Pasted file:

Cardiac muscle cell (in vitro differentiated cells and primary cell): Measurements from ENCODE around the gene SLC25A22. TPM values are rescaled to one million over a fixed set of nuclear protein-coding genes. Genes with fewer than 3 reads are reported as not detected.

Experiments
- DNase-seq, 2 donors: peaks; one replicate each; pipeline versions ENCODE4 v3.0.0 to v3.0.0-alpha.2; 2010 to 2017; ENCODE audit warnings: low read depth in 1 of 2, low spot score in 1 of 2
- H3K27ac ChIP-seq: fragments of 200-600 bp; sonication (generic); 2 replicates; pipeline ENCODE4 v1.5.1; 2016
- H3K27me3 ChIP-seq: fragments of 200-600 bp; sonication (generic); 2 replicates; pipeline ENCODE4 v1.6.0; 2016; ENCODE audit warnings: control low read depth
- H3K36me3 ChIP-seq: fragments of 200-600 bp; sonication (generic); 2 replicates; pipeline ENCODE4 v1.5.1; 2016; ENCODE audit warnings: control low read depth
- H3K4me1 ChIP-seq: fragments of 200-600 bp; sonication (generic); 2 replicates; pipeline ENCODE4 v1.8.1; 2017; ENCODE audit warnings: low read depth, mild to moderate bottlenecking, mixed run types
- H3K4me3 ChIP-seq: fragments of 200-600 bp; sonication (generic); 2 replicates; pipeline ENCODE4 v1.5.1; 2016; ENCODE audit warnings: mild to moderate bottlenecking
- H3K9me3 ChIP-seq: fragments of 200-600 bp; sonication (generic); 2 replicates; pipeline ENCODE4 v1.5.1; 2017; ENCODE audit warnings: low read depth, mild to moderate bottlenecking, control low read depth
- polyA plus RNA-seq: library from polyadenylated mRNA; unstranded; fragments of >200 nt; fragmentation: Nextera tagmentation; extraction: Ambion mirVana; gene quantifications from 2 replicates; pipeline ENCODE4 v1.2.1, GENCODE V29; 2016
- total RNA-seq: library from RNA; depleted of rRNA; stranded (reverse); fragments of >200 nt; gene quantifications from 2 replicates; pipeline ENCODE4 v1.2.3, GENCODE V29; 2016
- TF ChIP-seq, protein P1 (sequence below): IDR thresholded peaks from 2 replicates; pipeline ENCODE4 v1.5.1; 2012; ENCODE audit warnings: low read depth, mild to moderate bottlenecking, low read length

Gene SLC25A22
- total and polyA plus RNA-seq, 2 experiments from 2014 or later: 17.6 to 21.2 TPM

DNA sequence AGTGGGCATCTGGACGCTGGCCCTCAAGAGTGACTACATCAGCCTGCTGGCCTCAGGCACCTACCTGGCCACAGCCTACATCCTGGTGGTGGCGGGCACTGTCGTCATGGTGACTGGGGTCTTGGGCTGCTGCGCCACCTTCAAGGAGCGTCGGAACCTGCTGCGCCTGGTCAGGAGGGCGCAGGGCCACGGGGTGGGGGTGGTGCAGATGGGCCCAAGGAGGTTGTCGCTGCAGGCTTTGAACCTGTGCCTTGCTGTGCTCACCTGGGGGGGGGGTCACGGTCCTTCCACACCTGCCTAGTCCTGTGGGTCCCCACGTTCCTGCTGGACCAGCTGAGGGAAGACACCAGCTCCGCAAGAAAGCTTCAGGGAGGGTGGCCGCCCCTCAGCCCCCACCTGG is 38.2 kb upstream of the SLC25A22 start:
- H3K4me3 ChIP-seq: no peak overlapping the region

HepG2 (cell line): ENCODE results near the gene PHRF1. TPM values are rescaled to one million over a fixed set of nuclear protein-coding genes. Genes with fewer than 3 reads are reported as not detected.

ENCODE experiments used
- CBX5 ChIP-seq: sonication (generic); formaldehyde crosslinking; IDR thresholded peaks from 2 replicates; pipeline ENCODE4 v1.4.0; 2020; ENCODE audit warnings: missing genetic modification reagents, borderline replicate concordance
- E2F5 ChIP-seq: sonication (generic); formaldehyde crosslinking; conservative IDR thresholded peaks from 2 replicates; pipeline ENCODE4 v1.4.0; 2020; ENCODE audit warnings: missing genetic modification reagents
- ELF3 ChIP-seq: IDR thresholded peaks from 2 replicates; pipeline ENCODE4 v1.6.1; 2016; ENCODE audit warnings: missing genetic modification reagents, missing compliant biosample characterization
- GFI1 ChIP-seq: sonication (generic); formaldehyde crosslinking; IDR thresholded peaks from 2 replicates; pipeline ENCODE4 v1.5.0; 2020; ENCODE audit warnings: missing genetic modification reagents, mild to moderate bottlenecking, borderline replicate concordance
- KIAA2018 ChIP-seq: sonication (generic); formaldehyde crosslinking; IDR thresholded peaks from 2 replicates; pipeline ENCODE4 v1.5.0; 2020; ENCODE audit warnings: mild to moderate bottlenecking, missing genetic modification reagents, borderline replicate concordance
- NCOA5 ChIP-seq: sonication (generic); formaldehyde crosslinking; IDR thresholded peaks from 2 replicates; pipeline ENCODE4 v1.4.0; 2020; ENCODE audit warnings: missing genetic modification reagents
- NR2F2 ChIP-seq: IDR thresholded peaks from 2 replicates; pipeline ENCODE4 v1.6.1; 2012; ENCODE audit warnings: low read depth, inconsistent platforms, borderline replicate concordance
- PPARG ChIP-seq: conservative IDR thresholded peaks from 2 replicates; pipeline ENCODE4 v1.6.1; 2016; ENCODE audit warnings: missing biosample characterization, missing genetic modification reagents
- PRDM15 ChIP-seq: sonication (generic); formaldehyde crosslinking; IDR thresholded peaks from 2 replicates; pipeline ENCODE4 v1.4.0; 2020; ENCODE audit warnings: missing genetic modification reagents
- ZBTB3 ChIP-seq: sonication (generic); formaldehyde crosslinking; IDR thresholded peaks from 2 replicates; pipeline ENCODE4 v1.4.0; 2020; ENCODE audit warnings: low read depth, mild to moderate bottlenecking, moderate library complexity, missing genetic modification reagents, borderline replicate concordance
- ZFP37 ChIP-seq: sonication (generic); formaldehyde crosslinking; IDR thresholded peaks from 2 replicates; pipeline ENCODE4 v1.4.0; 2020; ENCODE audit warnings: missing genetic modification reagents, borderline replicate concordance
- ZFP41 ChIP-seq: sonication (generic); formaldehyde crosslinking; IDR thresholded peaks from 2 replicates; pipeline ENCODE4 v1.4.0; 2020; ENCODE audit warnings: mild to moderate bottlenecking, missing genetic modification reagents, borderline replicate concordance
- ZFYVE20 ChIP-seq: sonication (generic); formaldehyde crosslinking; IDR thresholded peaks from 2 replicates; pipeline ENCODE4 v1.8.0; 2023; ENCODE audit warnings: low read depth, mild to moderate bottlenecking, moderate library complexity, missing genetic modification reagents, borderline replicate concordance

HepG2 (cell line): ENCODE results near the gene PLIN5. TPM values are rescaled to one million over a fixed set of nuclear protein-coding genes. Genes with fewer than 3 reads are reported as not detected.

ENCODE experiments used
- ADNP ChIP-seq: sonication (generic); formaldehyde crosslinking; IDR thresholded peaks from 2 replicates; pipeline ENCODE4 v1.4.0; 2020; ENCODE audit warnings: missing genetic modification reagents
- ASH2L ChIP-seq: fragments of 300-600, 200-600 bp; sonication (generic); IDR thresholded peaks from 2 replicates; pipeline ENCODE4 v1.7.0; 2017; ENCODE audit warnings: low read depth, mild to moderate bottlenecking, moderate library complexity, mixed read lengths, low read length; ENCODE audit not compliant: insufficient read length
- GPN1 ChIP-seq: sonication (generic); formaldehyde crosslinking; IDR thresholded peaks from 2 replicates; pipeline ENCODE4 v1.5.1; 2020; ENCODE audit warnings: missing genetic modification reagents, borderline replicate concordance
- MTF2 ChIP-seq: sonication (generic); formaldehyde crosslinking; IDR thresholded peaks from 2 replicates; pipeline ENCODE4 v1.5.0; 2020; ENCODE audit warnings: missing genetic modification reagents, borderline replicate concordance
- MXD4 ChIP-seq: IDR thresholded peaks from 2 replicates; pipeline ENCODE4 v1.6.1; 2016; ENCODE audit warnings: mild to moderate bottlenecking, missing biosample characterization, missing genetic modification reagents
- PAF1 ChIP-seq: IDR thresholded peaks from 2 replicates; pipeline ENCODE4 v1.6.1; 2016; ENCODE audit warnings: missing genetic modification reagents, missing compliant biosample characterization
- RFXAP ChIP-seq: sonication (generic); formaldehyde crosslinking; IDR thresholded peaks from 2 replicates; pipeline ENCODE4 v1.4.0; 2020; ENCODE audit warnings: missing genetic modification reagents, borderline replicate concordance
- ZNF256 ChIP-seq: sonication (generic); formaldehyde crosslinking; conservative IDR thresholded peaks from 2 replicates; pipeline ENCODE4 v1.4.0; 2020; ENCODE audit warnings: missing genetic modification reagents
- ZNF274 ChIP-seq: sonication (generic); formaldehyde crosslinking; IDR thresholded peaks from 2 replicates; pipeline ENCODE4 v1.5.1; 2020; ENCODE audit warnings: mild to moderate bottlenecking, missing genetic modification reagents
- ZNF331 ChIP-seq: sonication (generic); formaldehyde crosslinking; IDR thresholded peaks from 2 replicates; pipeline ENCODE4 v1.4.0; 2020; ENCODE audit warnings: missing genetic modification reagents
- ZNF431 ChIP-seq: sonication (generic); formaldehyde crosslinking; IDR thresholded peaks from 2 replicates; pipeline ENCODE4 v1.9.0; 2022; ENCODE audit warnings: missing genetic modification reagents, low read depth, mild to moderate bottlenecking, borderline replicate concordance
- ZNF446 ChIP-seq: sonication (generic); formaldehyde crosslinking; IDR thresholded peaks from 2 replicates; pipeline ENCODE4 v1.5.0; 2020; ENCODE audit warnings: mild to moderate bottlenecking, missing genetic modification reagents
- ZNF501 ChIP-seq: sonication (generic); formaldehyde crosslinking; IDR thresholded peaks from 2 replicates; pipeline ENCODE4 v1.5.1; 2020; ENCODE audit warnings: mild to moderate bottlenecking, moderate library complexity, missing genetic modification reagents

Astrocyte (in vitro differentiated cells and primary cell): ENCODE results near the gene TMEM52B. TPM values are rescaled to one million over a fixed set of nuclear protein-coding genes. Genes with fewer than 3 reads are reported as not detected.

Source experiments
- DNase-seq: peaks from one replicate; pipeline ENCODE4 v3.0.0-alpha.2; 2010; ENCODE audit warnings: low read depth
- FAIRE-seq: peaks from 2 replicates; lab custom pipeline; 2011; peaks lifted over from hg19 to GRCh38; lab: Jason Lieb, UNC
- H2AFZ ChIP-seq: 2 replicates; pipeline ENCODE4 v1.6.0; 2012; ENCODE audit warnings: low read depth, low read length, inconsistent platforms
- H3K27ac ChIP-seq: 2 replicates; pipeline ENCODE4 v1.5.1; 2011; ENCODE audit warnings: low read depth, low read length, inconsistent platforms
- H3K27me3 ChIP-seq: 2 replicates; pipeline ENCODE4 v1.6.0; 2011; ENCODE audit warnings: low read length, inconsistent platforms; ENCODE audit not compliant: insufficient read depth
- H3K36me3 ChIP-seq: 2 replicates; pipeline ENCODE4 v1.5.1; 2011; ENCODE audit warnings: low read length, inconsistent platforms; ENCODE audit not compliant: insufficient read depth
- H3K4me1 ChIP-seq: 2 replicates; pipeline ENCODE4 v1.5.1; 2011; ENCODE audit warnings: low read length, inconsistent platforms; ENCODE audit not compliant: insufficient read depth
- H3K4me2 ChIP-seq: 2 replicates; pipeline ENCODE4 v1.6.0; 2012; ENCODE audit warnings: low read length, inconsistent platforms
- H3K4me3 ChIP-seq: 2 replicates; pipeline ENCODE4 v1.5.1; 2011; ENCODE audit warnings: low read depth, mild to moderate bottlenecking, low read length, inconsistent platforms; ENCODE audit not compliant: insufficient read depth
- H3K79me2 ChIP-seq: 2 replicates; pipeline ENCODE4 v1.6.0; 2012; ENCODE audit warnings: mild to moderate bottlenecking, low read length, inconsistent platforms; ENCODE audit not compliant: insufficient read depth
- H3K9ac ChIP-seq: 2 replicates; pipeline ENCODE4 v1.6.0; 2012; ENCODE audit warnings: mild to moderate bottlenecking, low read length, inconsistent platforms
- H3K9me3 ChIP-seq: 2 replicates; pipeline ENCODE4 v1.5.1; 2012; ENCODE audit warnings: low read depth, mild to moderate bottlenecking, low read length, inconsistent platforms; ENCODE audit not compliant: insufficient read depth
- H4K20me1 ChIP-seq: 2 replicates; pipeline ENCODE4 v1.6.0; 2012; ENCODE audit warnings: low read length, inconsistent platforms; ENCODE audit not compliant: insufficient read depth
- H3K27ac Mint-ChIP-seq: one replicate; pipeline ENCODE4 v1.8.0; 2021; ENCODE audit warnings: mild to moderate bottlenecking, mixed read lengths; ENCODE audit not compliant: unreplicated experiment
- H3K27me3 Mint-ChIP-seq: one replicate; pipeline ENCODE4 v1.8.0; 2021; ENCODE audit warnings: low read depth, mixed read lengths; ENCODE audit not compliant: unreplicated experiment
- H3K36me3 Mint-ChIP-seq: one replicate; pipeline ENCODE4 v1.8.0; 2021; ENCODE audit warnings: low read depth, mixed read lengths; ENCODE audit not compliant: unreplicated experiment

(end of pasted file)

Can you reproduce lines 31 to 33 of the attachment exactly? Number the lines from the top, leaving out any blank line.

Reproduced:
- ZFYVE20 ChIP-seq: sonication (generic); formaldehyde crosslinking; IDR thresholded peaks from 2 replicates; pipeline ENCODE4 v1.8.0; 2023; ENCODE audit warnings: low read depth, mild to moderate bottlenecking, moderate library complexity, missing genetic modification reagents, borderline replicate concordance

HepG2 (cell line): ENCODE results near the gene PLIN5. TPM values are rescaled to one million over a fixed set of nuclear protein-coding genes. Genes with fewer than 3 reads are reported as not detected.

ENCODE experiments used